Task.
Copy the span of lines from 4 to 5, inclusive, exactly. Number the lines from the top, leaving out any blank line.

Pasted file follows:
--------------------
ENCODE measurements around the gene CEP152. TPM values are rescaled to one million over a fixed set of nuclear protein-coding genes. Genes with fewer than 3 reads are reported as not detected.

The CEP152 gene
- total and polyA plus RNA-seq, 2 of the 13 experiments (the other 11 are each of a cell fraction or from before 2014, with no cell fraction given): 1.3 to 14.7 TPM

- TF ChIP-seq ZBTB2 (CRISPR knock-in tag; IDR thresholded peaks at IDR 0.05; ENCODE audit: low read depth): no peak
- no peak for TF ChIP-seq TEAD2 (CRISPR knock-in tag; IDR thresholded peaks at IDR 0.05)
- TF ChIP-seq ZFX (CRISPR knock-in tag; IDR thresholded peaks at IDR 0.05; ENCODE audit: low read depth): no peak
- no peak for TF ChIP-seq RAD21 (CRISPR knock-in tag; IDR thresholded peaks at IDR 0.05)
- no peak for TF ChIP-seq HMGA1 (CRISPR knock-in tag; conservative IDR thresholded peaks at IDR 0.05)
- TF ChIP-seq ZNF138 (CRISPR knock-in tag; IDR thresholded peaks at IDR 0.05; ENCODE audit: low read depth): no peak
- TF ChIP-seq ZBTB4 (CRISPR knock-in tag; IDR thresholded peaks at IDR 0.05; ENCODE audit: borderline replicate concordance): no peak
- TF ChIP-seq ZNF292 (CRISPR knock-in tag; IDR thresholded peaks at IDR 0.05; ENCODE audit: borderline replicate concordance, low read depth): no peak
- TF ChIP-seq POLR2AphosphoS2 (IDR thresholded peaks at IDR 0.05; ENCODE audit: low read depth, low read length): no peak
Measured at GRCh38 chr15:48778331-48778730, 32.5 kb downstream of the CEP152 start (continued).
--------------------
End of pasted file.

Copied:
- TF ChIP-seq ZBTB2 (CRISPR knock-in tag; IDR thresholded peaks at IDR 0.05; ENCODE audit: low read depth): no peak
- no peak for TF ChIP-seq TEAD2 (CRISPR knock-in tag; IDR thresholded peaks at IDR 0.05)